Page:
The problem with modern atheism is that it has no positive content. It’s the phallus of Old Greek comedy applied to religious precepts. Christopher Hitchens, author of “God Is Not Great,” and Richard Dawkins are very good at swinging that thing, usually at literalist faiths. Dawkins argues that theology is vacuous; he means non-materialistic. Hitchens is likeable; even those who heartily disagree with his point of view appreciate his fidelity to the Western Enlightenment period, which was also, at least in its later stages, profoundly anti-religious, if not atheistic. But the wit and charm of Hitchens’ atheism changes nothing. There is and can be no “there” there in atheism, and one grows suspicious of Dawkin’s apologetic note when he softly criticizes the ravages of Lenin and Stalin -- who were simply atheistic banditos with guns.
There is something wrong with the analytical acuity of critics who are overly severe with Mother Teresa but go soft and squishy on Stalin and Hitler, both of whom were practical atheists. Perhaps the real lesson to be learned from Torquemada and Stalin is that both were willing to use the organized power of their day to suppress their innocent enemies; unoffending Jews in the case of Torquemada, theists in the case of Stalin.
In the 15th century, the organized power was the church, in the 20th the Leviathan atheistic state. Jihadist Islam, directed today by its own Torquemada, binLadin and his followers, is pre-Medieval, but how many of us can recall within our own memories a bishop of the Catholic Church applying a thumb screw to a heretic? It is idle to pretend that churches have not disavowed and condemned such primitive methods of leading people to the faith. Some things change; some things have changed. But its critics are loathe to apply their evolutionary doctrine to theology. It seems anti-historical – certainly it is not enlightening -- to pretend that the practices of the Christian church, if not its foundational doctrines, have evolved.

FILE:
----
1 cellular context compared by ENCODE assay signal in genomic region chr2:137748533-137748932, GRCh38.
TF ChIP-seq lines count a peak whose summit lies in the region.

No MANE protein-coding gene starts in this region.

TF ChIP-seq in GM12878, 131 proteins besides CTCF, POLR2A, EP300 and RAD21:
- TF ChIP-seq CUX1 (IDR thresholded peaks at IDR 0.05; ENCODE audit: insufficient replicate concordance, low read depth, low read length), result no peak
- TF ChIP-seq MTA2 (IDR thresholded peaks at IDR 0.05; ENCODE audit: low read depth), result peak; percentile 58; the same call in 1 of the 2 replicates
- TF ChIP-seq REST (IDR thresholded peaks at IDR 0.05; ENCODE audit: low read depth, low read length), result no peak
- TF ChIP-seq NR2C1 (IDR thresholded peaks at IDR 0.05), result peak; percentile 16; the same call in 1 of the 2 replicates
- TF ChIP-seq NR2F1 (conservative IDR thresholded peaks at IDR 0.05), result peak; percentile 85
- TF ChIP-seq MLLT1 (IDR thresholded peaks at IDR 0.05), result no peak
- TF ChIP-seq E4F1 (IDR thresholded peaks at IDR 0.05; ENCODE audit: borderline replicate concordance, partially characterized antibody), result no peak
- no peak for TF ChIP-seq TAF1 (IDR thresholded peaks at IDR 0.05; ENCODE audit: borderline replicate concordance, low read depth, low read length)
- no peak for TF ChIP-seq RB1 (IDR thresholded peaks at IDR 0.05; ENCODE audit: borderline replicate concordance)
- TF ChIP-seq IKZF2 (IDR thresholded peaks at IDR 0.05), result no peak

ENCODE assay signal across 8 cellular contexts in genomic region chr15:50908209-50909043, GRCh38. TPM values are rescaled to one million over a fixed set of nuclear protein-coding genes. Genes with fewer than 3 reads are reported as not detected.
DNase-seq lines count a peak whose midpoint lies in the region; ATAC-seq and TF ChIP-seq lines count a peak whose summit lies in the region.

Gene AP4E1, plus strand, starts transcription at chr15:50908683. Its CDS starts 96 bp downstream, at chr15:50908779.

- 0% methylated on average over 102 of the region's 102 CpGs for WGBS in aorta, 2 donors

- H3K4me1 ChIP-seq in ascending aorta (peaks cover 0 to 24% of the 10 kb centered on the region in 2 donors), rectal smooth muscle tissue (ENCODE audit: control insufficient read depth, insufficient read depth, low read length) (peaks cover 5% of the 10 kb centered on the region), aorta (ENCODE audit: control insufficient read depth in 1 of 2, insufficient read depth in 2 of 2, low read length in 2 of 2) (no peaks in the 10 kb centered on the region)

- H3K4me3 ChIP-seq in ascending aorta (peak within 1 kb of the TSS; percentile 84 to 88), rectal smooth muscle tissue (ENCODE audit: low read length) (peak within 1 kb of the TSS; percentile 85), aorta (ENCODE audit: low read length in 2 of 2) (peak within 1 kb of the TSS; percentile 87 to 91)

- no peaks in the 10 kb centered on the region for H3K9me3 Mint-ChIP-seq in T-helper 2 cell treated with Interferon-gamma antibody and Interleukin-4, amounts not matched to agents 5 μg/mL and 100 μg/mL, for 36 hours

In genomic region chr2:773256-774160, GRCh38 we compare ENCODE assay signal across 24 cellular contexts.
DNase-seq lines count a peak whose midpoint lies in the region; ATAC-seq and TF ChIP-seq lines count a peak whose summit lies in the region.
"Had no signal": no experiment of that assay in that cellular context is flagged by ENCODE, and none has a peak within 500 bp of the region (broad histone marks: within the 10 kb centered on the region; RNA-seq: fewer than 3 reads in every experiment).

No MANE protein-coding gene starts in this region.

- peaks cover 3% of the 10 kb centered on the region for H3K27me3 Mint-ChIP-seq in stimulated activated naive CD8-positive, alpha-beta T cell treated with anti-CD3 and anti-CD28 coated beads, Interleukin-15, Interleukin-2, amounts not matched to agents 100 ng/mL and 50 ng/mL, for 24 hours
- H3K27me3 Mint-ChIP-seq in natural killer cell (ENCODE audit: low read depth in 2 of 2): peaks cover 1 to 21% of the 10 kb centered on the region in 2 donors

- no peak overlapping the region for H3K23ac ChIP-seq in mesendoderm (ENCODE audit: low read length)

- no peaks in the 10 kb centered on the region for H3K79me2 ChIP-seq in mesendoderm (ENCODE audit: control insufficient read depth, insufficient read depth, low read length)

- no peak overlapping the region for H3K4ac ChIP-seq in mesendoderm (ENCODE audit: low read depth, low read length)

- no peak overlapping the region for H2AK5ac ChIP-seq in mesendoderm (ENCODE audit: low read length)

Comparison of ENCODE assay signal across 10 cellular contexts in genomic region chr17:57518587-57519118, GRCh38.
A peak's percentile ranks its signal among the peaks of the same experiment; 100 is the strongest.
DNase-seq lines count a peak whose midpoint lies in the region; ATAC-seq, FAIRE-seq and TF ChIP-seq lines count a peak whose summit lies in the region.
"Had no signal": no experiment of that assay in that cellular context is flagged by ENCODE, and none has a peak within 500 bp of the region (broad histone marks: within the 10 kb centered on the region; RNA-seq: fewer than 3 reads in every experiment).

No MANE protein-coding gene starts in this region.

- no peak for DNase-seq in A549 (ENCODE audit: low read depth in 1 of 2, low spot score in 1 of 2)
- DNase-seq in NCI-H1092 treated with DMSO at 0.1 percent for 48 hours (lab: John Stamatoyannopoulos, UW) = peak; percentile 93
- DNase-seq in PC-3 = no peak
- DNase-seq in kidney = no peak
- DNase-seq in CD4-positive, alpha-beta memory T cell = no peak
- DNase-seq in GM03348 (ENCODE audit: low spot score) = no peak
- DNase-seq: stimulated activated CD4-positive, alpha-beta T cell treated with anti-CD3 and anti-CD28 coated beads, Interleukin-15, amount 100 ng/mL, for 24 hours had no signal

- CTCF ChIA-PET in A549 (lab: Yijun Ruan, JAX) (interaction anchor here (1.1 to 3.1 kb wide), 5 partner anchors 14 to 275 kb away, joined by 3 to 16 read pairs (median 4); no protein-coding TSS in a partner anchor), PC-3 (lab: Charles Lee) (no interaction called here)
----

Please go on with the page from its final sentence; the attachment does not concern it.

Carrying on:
There is no question that the best argument against totalitarian faith today is Osama binLadin. If binLadin did not exist – to vary a phrase from Dostoyevsky – Hitchens and Dawkins would have been forced to invent him. As it is, they both have set up straw dummies to despoil faiths that have contributed a good deal to make humankind more humane.
The kind of historical debate occassioned by Hitchens and Dawkins should continue until the churches have been purified, through renunciation, of their past sins and cruelties. But atheistic critics do not by their just criticism add a jot to their own atheism, which remains empty of content and therefore below criticism.
The beef against Hitchens is not that he is wrong when he condemns the excesses of Christian faith. Those excesses are there in the historical record; they are undeniable. The church must repent of them. But the notion that atheism, unobstructed by blind faith, will in the future lead to a humanistic utopia is a child’s dream, haunted by the specters of Stalin and the petite Stalins that followed him, both in the Soviet Union and elsewhere. Fidel Castro has not been friendly to churches; utopia still eludes Cuba. It is a child’s fancy to conflate the Roman Church of Torquemada’s day with any present Christian church in the Western world.
And in the wide world, the opposite is more likely true. In places where jihadists and radical atheists dominate and have seized political power, the Christian church is a church of sorrow, suffering and persecution, as it was in the Soviet Union during the time of Lenin and Stalin.
In 15th century Spain, Hitchens would have had little difficulty making important distinctions between Jews forced to convert to the Christian faith – who were never-the-less persecuted -- and their persecutors. It is fairly easy to see that Juce Franco was not Torquemada. The differences between the two were written in fire on the flesh of the tortured Jews. But avenging atheism forces atheists to throw Christians and non-Muslims suppressed by jihadists and the jihadists themselves into the same rhetorical pot. Not only is this intellectually dishonest; it is a ridiculous posture for a post-Enlightenment scholar to assume.